A lovely remembrance. It was hard enough to grapple with the end of Rush as a touring act, but the finality of this is so difficult to bear for us lifetime fans. There was always a little glimmer of hope that, however small, a little bit more music might yet come from the boys. Much like the vain hope that The Beatles would reunite until John was taken, we will have to set aside our thirst for more, and be satisfied with the vast, masterful catalog we were left. Rush were an integral part of my musical development and direction, and even as a guitarist, Neil’s playing and lyrics left an indelible impression on me as to what music should sound and feel like. It took practice and dedication to attain the level of proficiency required to play Rush music to my satisfaction. More importantly, their music created a lasting bond with my musician friends that endures to this day, nearly 50 years after I heard Rush for the first time. No, we weren’t ever going to attract girls by playing that music at parties, but there was a brotherhood found in pulling off La Villa Strangiato, or Xanadu note-for-note, enjoying laughs as the final notes faded away, knowing we had accomplished what our peers could not. We were next-level. We were playing Rush music. Thank you, Neil, for the words and music that have been a soundtrack for many lives.

    January 11, 2020 at 8:31 pm
  • Nicholas Graff

    Hard to say anything more or better than what’s been said already. I’ll just say thanks. RIP Professor

    January 11, 2020 at 8:36 pm
  • Stephen Cunningham

    Words are failing me quite often just now. I’ll leave it at: Thanks Phil, and thank you Neil, beyond price.

    January 11, 2020 at 9:48 pm
  • Jo K

    Wonderful insight to a very special band, and man. I hope there is footage of you at the rotisserie, what a moment captured!

    January 12, 2020 at 12:14 am
  • Thanks for sharing Phil, lovely words for a lovely man.

    January 12, 2020 at 12:42 am
  • Susan Henry

    Thank you for sharing a part of your journey with those that are on our minds and in our hearts as well. So many emotions at this time, it’s all so fresh. I find myself wishing to go back, to a simpler time, when there were three. Me in the audience and them on stage. Then I realize how fortunate I am for having those memories. Thankful for the Boyz and their incredible talent. And so it is.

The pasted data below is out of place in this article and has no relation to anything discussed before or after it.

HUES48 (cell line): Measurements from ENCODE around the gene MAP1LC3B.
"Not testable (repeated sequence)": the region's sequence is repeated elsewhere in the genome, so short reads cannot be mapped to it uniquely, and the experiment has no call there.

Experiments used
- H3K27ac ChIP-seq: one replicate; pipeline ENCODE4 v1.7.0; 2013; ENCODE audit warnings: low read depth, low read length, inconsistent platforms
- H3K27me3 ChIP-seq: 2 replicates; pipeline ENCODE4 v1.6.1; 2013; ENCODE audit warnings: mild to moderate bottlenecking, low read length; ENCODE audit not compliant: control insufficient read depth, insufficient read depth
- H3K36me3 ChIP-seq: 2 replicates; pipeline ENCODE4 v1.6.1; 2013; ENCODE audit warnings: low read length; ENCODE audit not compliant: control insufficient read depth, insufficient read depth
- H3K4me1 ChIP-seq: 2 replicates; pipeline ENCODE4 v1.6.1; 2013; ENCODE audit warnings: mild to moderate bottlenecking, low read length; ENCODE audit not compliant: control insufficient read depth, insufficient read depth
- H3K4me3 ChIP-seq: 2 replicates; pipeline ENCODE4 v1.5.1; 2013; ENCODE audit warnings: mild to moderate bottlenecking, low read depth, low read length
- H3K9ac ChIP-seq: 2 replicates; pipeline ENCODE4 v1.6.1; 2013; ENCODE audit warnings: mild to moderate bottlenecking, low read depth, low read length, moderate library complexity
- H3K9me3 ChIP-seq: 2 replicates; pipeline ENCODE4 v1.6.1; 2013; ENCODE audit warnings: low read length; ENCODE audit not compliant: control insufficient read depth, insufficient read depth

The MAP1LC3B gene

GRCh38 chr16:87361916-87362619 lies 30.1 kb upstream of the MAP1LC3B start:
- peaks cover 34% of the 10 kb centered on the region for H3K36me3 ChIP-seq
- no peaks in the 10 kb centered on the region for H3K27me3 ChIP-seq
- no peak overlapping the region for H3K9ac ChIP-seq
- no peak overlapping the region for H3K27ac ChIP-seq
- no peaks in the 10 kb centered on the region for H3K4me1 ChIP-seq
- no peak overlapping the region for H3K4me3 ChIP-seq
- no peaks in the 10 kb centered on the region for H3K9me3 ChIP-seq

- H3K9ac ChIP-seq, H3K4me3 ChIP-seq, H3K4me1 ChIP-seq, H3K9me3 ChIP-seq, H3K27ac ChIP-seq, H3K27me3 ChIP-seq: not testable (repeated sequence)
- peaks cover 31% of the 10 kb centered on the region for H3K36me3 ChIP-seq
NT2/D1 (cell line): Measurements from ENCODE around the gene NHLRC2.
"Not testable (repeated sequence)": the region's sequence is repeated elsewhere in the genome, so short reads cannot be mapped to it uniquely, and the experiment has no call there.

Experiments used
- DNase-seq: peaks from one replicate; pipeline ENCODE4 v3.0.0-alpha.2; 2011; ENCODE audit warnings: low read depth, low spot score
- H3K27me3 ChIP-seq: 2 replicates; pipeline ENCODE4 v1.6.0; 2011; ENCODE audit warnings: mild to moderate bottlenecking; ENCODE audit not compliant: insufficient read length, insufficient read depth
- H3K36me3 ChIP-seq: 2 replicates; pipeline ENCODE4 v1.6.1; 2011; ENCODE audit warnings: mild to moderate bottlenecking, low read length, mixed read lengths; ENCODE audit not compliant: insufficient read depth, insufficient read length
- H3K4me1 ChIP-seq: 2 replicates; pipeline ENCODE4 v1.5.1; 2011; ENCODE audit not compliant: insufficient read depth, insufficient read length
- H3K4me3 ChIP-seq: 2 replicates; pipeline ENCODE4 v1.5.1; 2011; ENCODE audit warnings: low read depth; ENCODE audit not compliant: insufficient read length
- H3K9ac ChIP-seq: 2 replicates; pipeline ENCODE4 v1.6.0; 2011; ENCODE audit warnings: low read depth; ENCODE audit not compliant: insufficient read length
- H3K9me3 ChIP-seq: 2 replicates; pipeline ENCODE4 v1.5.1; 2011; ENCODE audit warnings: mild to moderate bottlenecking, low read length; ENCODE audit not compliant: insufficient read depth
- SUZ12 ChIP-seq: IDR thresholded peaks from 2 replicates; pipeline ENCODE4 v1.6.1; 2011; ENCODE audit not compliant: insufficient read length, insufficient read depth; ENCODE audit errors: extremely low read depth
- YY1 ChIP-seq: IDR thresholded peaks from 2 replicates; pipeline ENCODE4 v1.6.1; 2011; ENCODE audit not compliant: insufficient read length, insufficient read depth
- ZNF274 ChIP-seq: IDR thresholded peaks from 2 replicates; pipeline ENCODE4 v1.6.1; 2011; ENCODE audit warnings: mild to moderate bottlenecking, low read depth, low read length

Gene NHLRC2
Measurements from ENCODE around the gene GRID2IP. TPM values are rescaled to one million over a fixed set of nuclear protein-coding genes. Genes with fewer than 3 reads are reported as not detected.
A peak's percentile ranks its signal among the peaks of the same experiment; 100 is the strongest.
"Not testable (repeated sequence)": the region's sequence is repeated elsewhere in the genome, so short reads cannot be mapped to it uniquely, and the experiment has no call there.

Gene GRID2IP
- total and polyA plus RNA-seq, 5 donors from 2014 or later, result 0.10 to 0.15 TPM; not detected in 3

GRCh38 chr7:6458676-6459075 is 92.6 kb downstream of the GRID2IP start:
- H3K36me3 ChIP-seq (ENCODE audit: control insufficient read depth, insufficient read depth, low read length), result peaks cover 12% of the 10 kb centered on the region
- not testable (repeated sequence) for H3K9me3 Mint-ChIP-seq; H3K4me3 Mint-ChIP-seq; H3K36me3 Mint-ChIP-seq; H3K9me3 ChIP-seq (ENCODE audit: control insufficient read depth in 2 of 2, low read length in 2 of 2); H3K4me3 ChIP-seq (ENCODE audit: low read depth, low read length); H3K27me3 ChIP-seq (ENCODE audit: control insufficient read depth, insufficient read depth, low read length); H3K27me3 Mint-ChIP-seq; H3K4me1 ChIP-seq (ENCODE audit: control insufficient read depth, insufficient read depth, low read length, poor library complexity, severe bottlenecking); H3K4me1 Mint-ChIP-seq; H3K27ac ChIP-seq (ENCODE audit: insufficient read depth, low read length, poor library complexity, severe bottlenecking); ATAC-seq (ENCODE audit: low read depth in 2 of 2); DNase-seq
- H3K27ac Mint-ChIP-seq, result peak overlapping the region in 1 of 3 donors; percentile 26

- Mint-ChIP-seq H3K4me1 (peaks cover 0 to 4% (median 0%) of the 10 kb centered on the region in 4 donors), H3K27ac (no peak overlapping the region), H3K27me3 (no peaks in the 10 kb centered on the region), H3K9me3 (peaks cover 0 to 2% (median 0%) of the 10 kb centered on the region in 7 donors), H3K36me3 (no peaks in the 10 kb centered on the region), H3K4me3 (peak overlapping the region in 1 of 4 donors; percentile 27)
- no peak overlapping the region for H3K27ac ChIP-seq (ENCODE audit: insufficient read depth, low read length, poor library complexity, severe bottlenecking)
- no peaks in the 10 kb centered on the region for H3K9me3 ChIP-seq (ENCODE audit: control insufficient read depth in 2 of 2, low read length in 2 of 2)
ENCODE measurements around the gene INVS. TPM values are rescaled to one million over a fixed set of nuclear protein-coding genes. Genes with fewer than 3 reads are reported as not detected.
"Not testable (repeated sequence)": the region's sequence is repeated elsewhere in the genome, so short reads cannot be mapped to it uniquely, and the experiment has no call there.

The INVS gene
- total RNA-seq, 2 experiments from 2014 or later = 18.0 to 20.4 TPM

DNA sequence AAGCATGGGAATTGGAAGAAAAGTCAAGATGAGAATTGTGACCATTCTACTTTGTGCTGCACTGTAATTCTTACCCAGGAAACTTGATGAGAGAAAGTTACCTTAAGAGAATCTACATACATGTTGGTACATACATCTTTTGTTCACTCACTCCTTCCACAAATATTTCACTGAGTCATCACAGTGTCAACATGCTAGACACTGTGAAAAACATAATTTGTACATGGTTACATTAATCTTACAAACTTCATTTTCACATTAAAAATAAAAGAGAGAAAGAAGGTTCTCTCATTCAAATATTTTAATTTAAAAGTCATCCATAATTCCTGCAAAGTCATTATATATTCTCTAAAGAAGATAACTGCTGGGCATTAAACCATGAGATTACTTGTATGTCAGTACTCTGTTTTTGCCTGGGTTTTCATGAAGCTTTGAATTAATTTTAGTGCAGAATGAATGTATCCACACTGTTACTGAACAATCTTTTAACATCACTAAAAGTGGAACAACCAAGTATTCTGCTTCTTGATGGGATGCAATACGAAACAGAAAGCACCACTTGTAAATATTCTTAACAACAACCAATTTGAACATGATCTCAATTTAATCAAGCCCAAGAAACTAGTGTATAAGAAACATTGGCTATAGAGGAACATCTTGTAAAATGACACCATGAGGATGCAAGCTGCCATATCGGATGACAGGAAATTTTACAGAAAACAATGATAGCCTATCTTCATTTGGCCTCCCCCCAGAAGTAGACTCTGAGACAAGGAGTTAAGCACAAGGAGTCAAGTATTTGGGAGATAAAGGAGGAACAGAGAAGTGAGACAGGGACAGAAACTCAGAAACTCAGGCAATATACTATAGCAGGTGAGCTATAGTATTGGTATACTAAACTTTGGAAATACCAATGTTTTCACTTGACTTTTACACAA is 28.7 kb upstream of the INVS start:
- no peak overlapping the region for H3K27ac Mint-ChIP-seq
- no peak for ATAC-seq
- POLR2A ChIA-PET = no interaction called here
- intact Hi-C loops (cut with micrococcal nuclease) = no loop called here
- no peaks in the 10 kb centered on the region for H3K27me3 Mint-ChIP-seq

January 12, 2020 at 2:34 am
  • JP Patterson

    Beautiful word, beautiful memories, beautiful man.

    January 12, 2020 at 4:03 am
  • Jodeo

    May 26, 2004…

    A few weeks prior, my wife, young daughter, sheltie and I had just moved to the Nashville area from Bangor, Maine (a suburb of Canada). Nestled in to my workspace downtown, I was well aware Rush was going to be touring. But that fateful day it hit me: They’re OPENING their tour here, in Music City USA!

    What are the odds?

    My last Rush concert was Counterparts, caught at the Palace outside Detroit. Given that Rush had ended as a band in ’98, it was amazing that I found myself realizing a profound opportunity – to witness opening night of a tour (a first for me) of a band that was long-gone. Except they weren’t: They were back.

    After securing permission from my lovely wife, I secured a ticket and went on my own. With lawn “seats” at Starwood, I didn’t mind. In fact, I ended up sitting with a local performer (you know, that one guy who performs here in Nashville) and we traded Rush stories for a solid hour before the show. He was regaled in a red, white and blue leather cowboy outfit (leather hat, long leather coat, leather pants, leather boots), dark shades securing is flowing locks atop his head, with bright eyes and a grin wider than the Cumberland River itself. Who knew a long-awaited stranger could become a friend?

    Like me, he was here for Rush (not self-promotion, despite appearances). A celebration of three decades, sure, but also a celebration of life itself. For Rush were now on their second “post-Rush” tour (so to speak). We know that Neil put his sticks down for good after he lost his family. That he picked them up again – at the urging of his new bride no less – was indeed a sweet miracle for all of us.

    Later, I paired up with coworkers who were still new to me. They retained their calm demeanor as I danced in the aisles. (Yes, danced. To Rush songs. The kind that can easily break one’s ankles, given the time signatures…) I didn’t care, and they still get along with me nearly 16 years on.

    It was a breathtaking show, full of energy and stunning surprises. That opening R30 Overture! My dream of hearing “Between The Wheels” live was realized. Bytor and The Snowdog showed up! Being opening night, there were no spoilers yet on the youngish internet. Thus, I was able to post a few later that evening on Ed Stenger’s site – and squealed with glee as I did so.

    But before I did, there was the drive home – a mere 15 minutes away. I had the radio off, windows down, and enjoyed the sound of wind, traffic, and even the solitude. (Granted, my Aztek was more of the ‘two-lanes wide’ variety of vehicles, but, I could dream otherwise.) For me it was an evening of self-indulgence, spontaneous and rewarding in several ways.